Designed for outdoor spaces like nature reserves, parks & forests, this seating range is composed of large & chunky shapes with very simple profiles. The large – single piece – wood parts are made from locally sourced oak trunks with a simply sawn finish to resist weathering and vandalism. Due to its thickness, the wood can be sanded down if damaged but can also happily live with the added texture.
The wood profiles and tubular powder coated steel tubes are both an integral part of the structure and form objects with a strong visual contrast between natural and man made materials. The simple & sculptural shapes should integrate well in natural environments, yet stand out enough to be noticed for its quality.
In collaboration with furniture maker Norbert Brakonier S.A. we finalised the first working prototype of the ‘plywood table’, a product that aims to be good value and equally good quality. Manufactured from a single thickness of standard factory made plywood with white melamine surfaces, the angled legs with its chamfered corners give the table structural stability and character. Additionally, custom-made large aluminium screws in a brightly anodised colour connect the table top to the legs, all visible and obvious!
The Concorde might have been a fuel guzzling, noisy and elitist plane representing the excesses of the ‘trente glorieuses’, but it also embodies a great believe, excitement and optimism in the future. Not something you can say about today…
Also great is to see a really good quality and stylish souvenir that was handed out to every person flying with the Concorde. The pen looks as fast as the the Concorde flies and even has a bit of a nose like the real thing. Try and find a pen in your drawers that you got for free that is of any quality…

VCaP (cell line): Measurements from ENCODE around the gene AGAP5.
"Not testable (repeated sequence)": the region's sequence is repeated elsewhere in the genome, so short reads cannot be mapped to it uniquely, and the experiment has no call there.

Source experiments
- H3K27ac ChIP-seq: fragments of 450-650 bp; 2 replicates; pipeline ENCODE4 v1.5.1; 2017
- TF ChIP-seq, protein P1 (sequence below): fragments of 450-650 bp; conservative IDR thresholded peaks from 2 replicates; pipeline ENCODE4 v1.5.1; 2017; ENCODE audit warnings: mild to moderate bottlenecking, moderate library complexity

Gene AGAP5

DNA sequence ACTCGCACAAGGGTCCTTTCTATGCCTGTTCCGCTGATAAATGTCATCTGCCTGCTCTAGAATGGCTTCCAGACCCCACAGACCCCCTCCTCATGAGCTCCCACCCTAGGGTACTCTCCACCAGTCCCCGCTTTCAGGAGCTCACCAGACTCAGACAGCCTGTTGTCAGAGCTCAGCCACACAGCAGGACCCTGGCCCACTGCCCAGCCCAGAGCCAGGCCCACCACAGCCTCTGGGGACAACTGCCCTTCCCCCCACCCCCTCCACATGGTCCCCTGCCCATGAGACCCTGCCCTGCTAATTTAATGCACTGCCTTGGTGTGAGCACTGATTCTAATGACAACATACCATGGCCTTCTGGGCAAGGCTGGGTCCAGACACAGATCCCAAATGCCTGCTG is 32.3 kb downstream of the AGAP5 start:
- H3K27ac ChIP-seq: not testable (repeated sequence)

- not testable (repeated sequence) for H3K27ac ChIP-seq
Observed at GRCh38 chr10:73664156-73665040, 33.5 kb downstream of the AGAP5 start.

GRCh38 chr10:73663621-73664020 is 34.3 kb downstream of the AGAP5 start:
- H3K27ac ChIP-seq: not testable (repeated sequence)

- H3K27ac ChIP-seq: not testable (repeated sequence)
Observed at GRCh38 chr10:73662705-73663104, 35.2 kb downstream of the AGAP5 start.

It is well known that the bistro culture in Paris is a league on its own, sitting tightly packed on street corners, coffee & cigarettes, waiters that don’t care, gazing at the people passing by …
The typical Paris bistro table with a single foot and an oversized thin metal edging embodies this way of life quite well for me. Every bash and knock the metal edging gets adds character & texture to the table, making it age gracefully without aspiring to be perfect.
Embossing leather is another one of these crafts that are very difficult to still find but have a great creative potential. This very old, worn and grotty leather embossed folder almost blends in with the wooden desk and is getting more beautiful by the day.
Beautifully crafted natural materials have this quality of ageing well and are able to take the wear and tear of life. Something that many more contemporary materials and finishes simply can’t take.
Another fine example of upholstery craft – by the artist Yannick Pouliot in his work Régence: monomaniaque.
Good craftsmanship is key to produce fine quality objects. Unfortunately, outside the luxury industry, they are hard to find. With labour costs going constantly up are we loosing all the fine techniques that made objects special? It seems a shame, but it motivates me even more to collaborate with skilled craftsmen on the next projects!
I recently acquired this coffee machine designed by Gaetano Pesce at a vintage design auction. Everybody I have shown it looked at me with disbelieve , not understanding why I would spend money on such an ‘ugly’ object.
I beg to differ! Beauty can be something that is not immediately recognised, something that grows slowly on you. The lack of ‘good design taste’ and perfect shapes creates an edginess that needs to be tamed before you can begin to appreciate it. I find the volcano iconography is also quite appropriate for a moka coffee maker…
In other words, it is an acquired taste, a bit like coffee.
I have seen this type of benches before in forests and parks without really appreciating them. But the concept of a bench with a cast structure that mimics root wood, as disturbing as it looks, starts to grow on me. If you choose casting as a technique you can also open up to other shape typologies, no reason to keep the geometric language you pretty much have to respect if you fabricate something in any other standard way.
To then paint it in such a colour makes the bench almost eccentric, even if it goes against the initial idea of making the bench blend into its natural surroundings.
I also wondered if Maarten Baas came here on holiday one day…